recent diarrhoea or vomiting
you are undergoing de-sensitisation treatment or have had an allergic reaction during previous desensitisation treatment (e.g. bee, wasp or ant venom).
Tell your doctor if you also take an angiotensin II receptor blocker (e.g. valsartan, telmisartan, irbesartan), in particular if you have diabetes-related kidney problems.
Tell your doctor you are of African origin since you may have a higher risk of angioedema and this medicine is less effective in lowering your blood pressure.
Tell your doctor if you are planning to have surgery, dental treatment or an anaesthetic.
If you have not told your doctor about any of the above, tell them before you start taking this medicine.

Taking other medicines

Tell your doctor if you are taking any other medicines, including any that you get without a prescription from your pharmacy, supermarket or health food shop.
Some medicines may interact with perindopril. These include:
some antibiotics to treat infection
some anti-inflammatory drugs for pain relief (e.g. ibuprofen)
medicines used to treat mood disorders (e.g. lithium, tricyclic antidepressants, antipsychotics)
potassium-sparing diuretics, potassium tablets, salt substitutes containing potassium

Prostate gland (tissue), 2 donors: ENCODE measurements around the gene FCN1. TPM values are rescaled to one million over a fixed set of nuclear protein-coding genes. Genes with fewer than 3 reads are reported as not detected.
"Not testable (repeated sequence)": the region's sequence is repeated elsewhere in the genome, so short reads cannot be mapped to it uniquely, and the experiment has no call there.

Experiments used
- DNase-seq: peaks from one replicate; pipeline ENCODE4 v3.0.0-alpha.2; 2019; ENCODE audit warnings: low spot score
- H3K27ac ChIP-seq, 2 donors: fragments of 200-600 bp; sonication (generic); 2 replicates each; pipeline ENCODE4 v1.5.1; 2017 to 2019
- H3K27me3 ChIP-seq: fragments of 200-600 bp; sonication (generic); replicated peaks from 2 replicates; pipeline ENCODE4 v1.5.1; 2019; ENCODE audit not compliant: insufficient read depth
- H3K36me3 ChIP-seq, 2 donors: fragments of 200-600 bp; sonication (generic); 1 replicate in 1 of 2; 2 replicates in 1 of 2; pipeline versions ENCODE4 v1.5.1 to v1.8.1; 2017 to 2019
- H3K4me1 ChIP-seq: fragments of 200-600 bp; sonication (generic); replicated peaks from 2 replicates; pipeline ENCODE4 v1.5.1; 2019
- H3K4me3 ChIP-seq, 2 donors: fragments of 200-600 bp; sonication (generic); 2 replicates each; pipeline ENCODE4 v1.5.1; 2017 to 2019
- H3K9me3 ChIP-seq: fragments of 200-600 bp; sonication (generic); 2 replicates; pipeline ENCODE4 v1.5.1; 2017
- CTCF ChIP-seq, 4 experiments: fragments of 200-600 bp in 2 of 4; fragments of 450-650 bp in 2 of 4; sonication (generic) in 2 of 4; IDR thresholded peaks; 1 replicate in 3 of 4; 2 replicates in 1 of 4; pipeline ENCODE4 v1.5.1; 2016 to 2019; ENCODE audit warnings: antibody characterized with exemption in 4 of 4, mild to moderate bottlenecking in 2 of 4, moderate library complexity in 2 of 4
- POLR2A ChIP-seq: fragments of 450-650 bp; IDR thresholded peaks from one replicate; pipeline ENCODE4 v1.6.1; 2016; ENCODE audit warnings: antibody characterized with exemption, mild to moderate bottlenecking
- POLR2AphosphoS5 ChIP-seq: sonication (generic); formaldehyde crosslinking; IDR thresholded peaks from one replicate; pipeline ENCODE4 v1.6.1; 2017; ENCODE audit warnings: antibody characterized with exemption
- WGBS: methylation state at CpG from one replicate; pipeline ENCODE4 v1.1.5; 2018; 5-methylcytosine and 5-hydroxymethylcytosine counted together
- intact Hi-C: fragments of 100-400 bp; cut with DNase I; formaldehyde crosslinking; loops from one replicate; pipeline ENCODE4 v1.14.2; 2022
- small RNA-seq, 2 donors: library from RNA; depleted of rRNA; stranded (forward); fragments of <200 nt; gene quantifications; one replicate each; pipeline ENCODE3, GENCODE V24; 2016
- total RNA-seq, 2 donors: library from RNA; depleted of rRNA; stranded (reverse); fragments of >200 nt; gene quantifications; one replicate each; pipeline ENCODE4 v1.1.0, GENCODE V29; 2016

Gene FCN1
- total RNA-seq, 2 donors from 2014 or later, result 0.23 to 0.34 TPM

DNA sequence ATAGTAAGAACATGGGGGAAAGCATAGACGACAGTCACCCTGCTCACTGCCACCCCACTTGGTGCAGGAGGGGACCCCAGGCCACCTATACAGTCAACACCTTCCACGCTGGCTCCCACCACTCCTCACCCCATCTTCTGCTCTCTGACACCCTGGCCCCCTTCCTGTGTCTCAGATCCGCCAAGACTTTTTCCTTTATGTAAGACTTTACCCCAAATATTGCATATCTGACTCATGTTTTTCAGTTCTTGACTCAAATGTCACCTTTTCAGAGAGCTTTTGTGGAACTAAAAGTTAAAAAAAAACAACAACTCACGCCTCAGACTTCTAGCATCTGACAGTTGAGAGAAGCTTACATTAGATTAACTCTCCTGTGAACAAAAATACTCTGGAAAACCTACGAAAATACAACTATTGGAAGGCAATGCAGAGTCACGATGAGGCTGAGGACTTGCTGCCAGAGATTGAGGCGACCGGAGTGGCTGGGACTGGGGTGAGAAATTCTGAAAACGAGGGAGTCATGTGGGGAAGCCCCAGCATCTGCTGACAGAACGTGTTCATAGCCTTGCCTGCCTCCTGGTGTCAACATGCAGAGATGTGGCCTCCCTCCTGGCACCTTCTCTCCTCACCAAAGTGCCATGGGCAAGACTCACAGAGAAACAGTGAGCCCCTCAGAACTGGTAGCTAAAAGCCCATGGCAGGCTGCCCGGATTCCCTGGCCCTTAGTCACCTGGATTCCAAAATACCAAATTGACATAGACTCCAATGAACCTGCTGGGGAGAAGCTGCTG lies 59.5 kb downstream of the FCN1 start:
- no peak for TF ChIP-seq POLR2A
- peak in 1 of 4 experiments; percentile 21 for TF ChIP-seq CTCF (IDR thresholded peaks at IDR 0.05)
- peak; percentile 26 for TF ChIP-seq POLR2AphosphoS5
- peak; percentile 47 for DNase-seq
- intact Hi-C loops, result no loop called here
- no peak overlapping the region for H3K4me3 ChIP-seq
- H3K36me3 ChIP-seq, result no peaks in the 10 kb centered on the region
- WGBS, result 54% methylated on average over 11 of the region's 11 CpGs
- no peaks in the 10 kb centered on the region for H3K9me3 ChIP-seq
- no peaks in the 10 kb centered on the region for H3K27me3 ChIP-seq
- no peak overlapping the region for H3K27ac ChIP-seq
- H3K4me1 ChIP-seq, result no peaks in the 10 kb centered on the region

heparin, used to thin the blood
immunosuppressants, medicines which reduce the activity of the body's natural defences
some medications used to treat high blood pressure (e.g. diuretics), a fast or irregular heartbeat and other heart conditions
vasodilators (e.g. nitrates)
medicines used to treat diabetes
gold injections, used for arthritis.
These medicines may be affected by this medicine or may affect how well it works. You may need different amounts of your medicines, or you may need to take different medicines.
Your doctor and pharmacist have more information on medicines to be careful with or avoid while taking this medicine.
Other medicines not listed above may also interact with perindopril.

How to take this medicine

Follow all directions given to you by your doctor carefully.
They may differ to the information contained in this leaflet.
If you do not understand the instructions on the box, ask your doctor or pharmacist for help.

How much to take

Your doctor will tell you how much of this medicine you should take. This will depend on your condition, such as elderly people or severe kidney failure, and whether you are taking any other medicines.
High blood pressure, coronary artery disease
The usual starting dose is 4 mg once daily. This may be increased by your doctor up to 8 mg once daily.